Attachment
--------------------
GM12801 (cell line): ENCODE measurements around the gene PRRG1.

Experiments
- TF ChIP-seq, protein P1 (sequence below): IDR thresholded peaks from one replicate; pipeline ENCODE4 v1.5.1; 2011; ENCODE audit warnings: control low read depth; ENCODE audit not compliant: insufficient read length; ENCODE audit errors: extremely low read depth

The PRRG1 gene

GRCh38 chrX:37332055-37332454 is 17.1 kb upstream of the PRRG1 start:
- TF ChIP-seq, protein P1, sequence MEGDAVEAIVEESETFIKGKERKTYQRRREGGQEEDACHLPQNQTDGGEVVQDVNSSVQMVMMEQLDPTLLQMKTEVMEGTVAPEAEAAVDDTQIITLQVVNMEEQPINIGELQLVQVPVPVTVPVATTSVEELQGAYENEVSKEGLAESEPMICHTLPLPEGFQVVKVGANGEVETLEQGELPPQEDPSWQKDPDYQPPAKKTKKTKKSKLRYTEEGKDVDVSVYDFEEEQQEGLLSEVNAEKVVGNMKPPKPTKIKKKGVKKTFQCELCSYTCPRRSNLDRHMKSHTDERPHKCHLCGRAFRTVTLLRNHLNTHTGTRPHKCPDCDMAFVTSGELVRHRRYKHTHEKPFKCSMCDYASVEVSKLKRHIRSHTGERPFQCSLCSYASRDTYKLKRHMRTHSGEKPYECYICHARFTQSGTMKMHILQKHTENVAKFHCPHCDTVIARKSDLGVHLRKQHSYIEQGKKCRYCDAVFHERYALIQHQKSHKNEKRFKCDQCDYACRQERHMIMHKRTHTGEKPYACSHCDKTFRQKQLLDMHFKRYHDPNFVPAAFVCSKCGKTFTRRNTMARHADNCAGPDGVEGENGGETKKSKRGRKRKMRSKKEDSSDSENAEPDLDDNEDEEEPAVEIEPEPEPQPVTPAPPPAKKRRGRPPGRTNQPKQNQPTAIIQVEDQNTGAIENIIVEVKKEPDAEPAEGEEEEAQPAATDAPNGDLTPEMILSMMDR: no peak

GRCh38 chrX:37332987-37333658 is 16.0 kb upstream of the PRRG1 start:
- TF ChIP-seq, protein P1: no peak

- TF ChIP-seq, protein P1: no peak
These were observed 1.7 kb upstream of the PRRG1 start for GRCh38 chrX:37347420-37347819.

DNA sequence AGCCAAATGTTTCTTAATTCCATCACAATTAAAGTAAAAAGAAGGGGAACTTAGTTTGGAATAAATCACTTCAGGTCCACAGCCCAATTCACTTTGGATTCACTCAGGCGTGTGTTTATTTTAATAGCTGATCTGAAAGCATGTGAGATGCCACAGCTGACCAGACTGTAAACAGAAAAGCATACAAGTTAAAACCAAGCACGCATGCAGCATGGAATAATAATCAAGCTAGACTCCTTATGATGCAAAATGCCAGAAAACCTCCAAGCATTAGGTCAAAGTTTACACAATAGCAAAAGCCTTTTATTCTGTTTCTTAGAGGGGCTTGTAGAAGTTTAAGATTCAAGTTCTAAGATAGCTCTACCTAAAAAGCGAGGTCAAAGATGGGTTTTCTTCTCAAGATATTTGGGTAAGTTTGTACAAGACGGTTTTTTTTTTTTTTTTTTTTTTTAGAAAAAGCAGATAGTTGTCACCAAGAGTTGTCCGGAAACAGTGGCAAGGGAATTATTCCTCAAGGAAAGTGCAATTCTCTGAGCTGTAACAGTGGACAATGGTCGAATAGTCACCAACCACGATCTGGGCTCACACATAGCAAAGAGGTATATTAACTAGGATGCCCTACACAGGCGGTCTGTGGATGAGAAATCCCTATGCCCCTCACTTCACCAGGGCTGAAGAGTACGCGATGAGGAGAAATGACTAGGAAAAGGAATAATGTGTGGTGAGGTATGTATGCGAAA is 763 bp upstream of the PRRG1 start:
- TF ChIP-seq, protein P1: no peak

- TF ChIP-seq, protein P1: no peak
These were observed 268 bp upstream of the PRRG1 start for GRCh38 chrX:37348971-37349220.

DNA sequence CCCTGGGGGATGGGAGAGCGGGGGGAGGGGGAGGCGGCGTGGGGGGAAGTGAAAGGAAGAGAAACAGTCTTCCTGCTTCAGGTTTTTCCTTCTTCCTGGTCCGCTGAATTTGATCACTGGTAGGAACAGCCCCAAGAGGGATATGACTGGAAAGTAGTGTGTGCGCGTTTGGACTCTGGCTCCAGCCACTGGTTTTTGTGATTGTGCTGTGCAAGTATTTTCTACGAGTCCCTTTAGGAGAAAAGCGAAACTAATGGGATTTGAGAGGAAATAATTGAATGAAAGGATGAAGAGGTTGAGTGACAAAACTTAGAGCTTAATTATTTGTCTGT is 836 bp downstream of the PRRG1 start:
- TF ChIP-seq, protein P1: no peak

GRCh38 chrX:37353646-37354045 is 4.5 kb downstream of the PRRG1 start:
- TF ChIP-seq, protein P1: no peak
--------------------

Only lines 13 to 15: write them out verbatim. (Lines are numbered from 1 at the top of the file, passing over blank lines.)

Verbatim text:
- TF ChIP-seq, protein P1: no peak
These were observed 268 bp upstream of the PRRG1 start for GRCh38 chrX:37348971-37349220.

DNA sequence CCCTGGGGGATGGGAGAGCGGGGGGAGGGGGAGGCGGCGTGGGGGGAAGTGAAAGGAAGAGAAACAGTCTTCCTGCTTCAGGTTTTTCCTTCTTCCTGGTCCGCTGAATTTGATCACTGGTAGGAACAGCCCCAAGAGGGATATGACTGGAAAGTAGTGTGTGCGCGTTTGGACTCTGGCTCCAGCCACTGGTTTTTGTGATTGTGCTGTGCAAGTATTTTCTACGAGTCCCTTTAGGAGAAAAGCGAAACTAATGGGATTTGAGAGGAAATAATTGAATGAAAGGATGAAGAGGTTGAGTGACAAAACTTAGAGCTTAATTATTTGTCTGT is 836 bp downstream of the PRRG1 start: